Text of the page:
The Limits of Shyness

I've always wondered how difficult it must be to maintain a reclusive persona in the highly publicized world of book publishing. J.D. Salinger, now 89, has managed it pretty well. So has Thomas Pynchon. Cormac McCarthy held out for years -- his wife Annie DeLisle complained that they were living in virtual poverty even as he turned down fat fees to talk about his books.

Fame affects authors like Cormac McCarthy, top, and Philip Roth differently. (Top, Derek Shapton/AP; bottom, Helayne Seidman for The Washington Post

"He would tell them that everything he had to say was right there on the page," she said wistfully. "So we would eat beans for another week."

And yet when "No Country for Old Men" won the Oscar for best picture, there was McCarthy, his son at his side, leaping up and down for the cameras, whooping as loudly as any L.A. wannabe. I guess there's a limit to shyness. One thing or another is bound to bring the mole out of the hole.

Which brings me to Philip Roth. As Roth has matured into a better writer (American Pastoral and Indignation are as good as anything he's ever written), he's been more and more loath to be interviewed, tour, go through the publicity grind. Tomorrow, on Sept. 16, he reverses this trend by appearing in an unprecedented live interview blitz to be aired simultaneously in bookstores around the country.

So here's my question: Does an eminent, financially comfortable, otherwise reclusive author do this to please his readers? Or is he simply succumbing to the machine?

By Marie Arana |  September 15, 2008; 7:18 AM ET Marie Arana
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Another recluse, Tom Clancy, is better off staying out of sight. He's pretty nasty and won't 'lower himself' to giving interviews or signing books. He prefers to stay home with the firing range in the basement and the Army tank on the front lawn. That says it all, doesn't it?

Posted by: South of the Beltway | September 15, 2008 9:03 AM

I'm not surprised that any author would want to control the extent of their interaction with the media; Roth's attempt is most likely a response to his last several appearances on various interview programs such as NPR's Fresh Air, where the host simply ignored his actual answers. A limited promotional interview--likely spoonfed questions from a publicist at the publishing house--is far easier to control.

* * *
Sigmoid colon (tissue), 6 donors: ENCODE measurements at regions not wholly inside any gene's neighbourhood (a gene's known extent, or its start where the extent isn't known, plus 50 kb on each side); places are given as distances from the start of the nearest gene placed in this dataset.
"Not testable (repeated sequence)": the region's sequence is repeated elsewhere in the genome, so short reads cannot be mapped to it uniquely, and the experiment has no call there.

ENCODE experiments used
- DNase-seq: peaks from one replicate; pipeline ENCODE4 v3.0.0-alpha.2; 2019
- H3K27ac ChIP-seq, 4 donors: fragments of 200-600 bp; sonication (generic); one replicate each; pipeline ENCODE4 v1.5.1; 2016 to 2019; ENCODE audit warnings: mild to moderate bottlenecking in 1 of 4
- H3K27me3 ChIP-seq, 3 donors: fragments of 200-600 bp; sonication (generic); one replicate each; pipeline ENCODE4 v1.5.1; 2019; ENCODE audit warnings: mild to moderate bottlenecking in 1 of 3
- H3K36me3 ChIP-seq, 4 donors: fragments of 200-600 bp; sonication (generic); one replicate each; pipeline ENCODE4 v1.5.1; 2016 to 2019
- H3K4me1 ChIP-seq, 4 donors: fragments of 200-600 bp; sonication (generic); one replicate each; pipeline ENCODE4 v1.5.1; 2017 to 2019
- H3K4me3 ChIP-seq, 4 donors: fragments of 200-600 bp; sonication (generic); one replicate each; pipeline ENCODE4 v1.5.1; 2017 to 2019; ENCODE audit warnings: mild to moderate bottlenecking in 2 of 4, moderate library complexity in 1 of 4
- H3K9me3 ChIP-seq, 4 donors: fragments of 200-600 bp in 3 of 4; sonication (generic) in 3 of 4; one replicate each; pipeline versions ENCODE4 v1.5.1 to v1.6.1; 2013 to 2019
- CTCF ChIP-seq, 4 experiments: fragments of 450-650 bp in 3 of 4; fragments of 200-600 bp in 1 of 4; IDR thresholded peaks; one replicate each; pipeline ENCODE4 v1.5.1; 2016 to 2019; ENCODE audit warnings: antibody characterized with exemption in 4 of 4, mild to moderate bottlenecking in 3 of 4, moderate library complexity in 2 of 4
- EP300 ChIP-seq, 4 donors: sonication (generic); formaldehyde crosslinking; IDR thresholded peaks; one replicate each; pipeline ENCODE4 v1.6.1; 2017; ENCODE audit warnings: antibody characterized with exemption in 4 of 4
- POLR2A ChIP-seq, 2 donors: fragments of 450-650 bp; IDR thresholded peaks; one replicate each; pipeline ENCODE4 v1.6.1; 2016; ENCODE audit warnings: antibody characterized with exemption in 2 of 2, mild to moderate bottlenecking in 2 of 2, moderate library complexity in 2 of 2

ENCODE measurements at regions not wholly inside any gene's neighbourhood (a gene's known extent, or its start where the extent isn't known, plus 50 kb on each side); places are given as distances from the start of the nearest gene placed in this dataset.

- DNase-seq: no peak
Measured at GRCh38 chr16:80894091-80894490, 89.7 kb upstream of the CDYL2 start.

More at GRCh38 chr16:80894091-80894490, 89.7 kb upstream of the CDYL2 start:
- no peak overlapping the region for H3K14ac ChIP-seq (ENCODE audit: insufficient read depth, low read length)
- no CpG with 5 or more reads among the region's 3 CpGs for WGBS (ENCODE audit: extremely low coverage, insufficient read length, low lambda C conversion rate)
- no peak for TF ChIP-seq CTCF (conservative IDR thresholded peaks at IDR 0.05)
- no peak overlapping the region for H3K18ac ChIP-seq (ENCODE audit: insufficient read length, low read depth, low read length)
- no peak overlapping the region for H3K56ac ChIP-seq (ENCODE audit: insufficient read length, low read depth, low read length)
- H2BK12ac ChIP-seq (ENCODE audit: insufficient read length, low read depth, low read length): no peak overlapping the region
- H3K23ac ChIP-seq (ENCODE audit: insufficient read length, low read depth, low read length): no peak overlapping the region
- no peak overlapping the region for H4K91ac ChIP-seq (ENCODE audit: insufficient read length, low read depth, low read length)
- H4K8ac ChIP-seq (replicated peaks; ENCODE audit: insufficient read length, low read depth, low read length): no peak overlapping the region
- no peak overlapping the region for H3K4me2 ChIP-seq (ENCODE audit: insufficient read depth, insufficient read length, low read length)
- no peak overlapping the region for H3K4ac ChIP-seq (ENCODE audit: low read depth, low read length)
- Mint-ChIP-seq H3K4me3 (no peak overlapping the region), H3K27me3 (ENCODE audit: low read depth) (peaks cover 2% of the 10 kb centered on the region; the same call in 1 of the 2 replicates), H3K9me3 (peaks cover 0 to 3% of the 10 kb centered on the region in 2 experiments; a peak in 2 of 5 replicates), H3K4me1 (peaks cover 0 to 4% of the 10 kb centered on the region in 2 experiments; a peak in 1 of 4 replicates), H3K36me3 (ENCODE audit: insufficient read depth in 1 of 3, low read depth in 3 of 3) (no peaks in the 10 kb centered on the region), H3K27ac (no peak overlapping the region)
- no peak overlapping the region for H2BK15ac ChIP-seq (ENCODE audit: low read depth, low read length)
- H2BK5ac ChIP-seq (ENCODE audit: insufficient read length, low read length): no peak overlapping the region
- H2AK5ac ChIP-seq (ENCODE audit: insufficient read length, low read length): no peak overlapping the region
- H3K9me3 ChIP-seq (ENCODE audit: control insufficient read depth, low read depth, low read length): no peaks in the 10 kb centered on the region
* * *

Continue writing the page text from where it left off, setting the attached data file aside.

Posted by: Tallahassee Guy | September 15, 2008 12:40 PM

I just found your blog. I disagree with you about Moby Dick - I read it, and I'll become an evangelist for it when the proverbial freezes over. But I think your blog is wonderful. Keep the focus on the books, and don't succumb to celebrity worship. I am so looking forward to reading you in the future.

Posted by: kaleberg | September 15, 2008 1:55 PM

Roth has written great books for years. Check out his award numbers. Shyness has significant gentic component and can be an awful affliction. Flippant comments arent useful.

Posted by: David MacKinnon | September 15, 2008 1:58 PM

Not everyone has time for the Hollywood type of small talk, nor has an explanation for the explanation given in the first place. Not everyone is ready to become an icon, so then when the mediocre type finds out the flaws one may have, exploits such info for personal gain, while the losers of mankind, those who can't write, enjoy the fact they aren't the only ones made of thrash

Posted by: samurai3 | September 15, 2008 2:18 PM

Personally I'm turned off by self-promoting authors who turn out books every year just to satisfy their agents and bankers and then flog themselves any way they can. Hurrah for the shy ones.

Posted by: dave | September 15, 2008 5:08 PM

I meant FLACK themselves any way they can.

Posted by: dave | September 15, 2008 5:09 PM

Doesn't this whole question make you sad given what we now know about David Foster Wallace?
If you write, you're doing it because you have no choice.
No real writers imagine that their talent needs to be accompanied by a bright, promotable personality.

Posted by: Angelina | September 16, 2008 9:18 PM

i don't care what you say about cormac. he's a great, maybe greatest, living american writer.

Posted by: lovebooks | September 16, 2008 9:32 PM

If McCarthy's wife didn't like beans, then she should have written her own damn book and not blamed him for his choices. Remember Anne Tyler at the Oscars in the 1980s for "The Accidental Tourist," with Geena Davis waving to her from the stage? It was also her choice, and the only time of which I'm aware that she has done such a thing (although why she would have let Barnes & Noble put up a caricature of her along with those other ghastly Halloween author-heads in their stores and on their bags escapes me).

Posted by: Ms. Catsanova | September 17, 2008 6:45 AM

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